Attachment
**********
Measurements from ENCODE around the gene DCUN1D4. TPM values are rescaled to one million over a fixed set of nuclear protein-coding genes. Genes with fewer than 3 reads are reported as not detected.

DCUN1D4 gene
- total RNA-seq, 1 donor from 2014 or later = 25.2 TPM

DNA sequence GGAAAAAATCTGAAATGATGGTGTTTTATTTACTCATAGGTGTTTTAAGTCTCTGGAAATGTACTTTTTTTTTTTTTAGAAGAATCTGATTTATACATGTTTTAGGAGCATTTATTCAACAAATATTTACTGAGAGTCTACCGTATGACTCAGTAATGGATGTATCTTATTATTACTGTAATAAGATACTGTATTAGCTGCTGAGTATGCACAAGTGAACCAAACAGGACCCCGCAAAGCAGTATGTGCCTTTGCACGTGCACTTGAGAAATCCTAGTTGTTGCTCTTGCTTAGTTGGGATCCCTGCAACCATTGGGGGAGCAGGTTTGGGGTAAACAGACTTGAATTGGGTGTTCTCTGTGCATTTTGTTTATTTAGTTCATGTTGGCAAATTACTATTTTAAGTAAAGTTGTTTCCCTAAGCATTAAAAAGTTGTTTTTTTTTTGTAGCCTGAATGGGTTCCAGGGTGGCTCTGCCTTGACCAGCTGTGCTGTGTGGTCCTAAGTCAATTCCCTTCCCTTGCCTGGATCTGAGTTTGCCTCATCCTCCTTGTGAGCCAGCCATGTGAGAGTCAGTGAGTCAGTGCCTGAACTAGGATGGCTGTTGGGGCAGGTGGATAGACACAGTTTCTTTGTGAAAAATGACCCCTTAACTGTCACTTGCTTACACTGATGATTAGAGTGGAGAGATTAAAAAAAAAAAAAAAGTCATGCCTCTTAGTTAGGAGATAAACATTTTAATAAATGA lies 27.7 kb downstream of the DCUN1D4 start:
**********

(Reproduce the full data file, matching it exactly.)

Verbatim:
Measurements from ENCODE around the gene DCUN1D4. TPM values are rescaled to one million over a fixed set of nuclear protein-coding genes. Genes with fewer than 3 reads are reported as not detected.

DCUN1D4 gene
- total RNA-seq, 1 donor from 2014 or later = 25.2 TPM

DNA sequence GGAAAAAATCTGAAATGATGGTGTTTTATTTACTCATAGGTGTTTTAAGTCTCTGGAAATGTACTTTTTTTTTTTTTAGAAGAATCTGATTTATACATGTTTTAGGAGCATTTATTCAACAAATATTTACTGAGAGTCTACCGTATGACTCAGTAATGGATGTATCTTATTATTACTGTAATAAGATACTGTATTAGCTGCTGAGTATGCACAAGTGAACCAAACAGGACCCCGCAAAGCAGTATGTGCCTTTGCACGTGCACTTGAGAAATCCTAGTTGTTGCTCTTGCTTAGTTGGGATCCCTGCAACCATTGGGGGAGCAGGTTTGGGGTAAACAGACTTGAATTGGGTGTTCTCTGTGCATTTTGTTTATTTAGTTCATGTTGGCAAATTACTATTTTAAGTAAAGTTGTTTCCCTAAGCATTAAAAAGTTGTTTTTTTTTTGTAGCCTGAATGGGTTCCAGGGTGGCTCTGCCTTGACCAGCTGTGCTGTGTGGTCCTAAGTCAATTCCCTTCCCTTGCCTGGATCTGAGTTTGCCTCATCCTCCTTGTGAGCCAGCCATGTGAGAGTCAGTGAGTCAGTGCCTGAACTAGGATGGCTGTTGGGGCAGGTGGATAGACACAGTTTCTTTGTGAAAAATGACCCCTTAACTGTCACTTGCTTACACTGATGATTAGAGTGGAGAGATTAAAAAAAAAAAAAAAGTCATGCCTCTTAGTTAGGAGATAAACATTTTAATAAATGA lies 27.7 kb downstream of the DCUN1D4 start: